Euronav Rejects Frontline's Right to Unilaterally End Merger Agreement
The disputes are continuing over the future of tanker operator Euronav following Frontline’s announcement Monday night that it would not proceed with the planned share exchange as the first step toward a merger of the companies. Caught between Frontline and the Saverys family, which is calling for changes in the management and strategy, Euronav reports it is exploring legal actions.
Euronav announced that it “rejects Frontline’s right to terminate the agreement.” The company initially acknowledged the receipt of the decision which it called unilateral from Frontline and now says following further detailed consideration with its legal and financial advisors it will take appropriate action to protect Euronav and its shareholders. The supervisory and management boards they said could potentially pursue litigation or arbitration with Frontline.
“Frontline failed to provide a satisfactory reason for its decision to pursue termination,” said Euronav in a statement issued on January 11. They are contending that there is no basis for Frontline to withdraw from the proposed combination under the terms of the agreement from July 2022. The companies at the time of the agreement had contemplated the opposition and chose to structure the transaction with a voluntary share exchange that only required 50 percent of the shares and said in the future they would look to complete the merger by forcing out any remaining shareholders.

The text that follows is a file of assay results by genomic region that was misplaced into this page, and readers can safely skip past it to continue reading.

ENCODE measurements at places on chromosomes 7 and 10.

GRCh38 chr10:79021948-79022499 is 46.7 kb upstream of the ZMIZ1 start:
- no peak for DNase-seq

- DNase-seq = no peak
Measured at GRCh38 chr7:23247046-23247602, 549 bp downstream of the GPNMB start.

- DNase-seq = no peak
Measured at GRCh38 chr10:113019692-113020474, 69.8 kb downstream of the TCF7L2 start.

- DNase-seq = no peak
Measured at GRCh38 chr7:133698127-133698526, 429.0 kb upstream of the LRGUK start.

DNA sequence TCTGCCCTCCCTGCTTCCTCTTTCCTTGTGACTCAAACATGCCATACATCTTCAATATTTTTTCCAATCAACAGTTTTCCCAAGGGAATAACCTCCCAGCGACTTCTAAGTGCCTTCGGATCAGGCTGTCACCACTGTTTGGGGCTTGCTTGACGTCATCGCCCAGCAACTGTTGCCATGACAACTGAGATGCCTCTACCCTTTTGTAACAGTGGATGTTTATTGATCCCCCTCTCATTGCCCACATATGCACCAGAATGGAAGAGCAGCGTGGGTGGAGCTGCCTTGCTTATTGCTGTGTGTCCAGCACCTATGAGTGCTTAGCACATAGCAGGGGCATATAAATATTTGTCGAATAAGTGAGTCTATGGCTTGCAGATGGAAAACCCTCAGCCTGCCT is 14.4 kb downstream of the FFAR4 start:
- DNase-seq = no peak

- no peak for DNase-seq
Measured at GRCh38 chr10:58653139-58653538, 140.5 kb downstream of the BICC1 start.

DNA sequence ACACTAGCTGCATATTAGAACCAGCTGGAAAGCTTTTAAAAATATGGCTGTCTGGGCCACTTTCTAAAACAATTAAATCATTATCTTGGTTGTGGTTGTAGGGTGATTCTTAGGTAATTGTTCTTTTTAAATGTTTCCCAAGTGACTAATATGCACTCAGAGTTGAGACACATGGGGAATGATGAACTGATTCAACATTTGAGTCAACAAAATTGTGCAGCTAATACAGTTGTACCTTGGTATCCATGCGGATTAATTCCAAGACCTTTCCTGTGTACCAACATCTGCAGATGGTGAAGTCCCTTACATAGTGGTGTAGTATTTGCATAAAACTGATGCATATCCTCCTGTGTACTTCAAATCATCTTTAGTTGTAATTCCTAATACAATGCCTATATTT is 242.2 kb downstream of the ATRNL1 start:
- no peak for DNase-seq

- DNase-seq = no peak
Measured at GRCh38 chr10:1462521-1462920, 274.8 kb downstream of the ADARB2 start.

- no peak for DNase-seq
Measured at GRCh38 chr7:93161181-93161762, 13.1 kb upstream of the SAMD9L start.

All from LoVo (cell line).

The Saverys family, which through Compagnie Maritime Belge (CMB) is the largest shareholder in Euronav, immediately responded to Frontline’s announcement calling for new discussions with Euronav’s board. The family had rejected the merger saying they did not believe it provided a sufficient premium for Euronav and that it would not create the cost savings and benefits promoted by Frontline. The combination would have created the largest publicly-traded tanker company and the largest fleet of Suezmax tankers and VLCCs.
“The termination of the combination agreement by Frontline warrants a discussion with the Supervisory Board of Euronav about the future strategy of the company and a change in the composition of the Supervisory Board,” the family said in a statement on January 10. “CMB intends to constructively engage in a dialogue with the Supervisory Board to discuss these topics.”
Securities experts point out that the resolution will come down to the terms in the July 2022 agreement and clauses over a termination. Frontline could be required to pay a large termination fee.
Frontline in its statement and Euronav in its first response both highlighted the strong prospects for the individual companies. They pointed to the strength of the tanker markets with Euronav’s board citing analysts’ predictions of a “prolonged upcycle.”
Analysts were surprised that Norwegian shipowner John Fredriksen backed away from the Euronav deal he had been pursuing for more than a year. Speculation is centering on his potential next move either targeting other tanker operators or possibly moving to acquire vessels to take advantage of the developing market conditions.
Since the announcement Monday night, the value of Euonav’s shares recovered only modestly from an initial loss of nearly 20 percent of its value back to a current position of being down more than 14 percent. Frontline has continued to gain value with its share price currently up nearly 20 percent since it said it would terminate the agreement.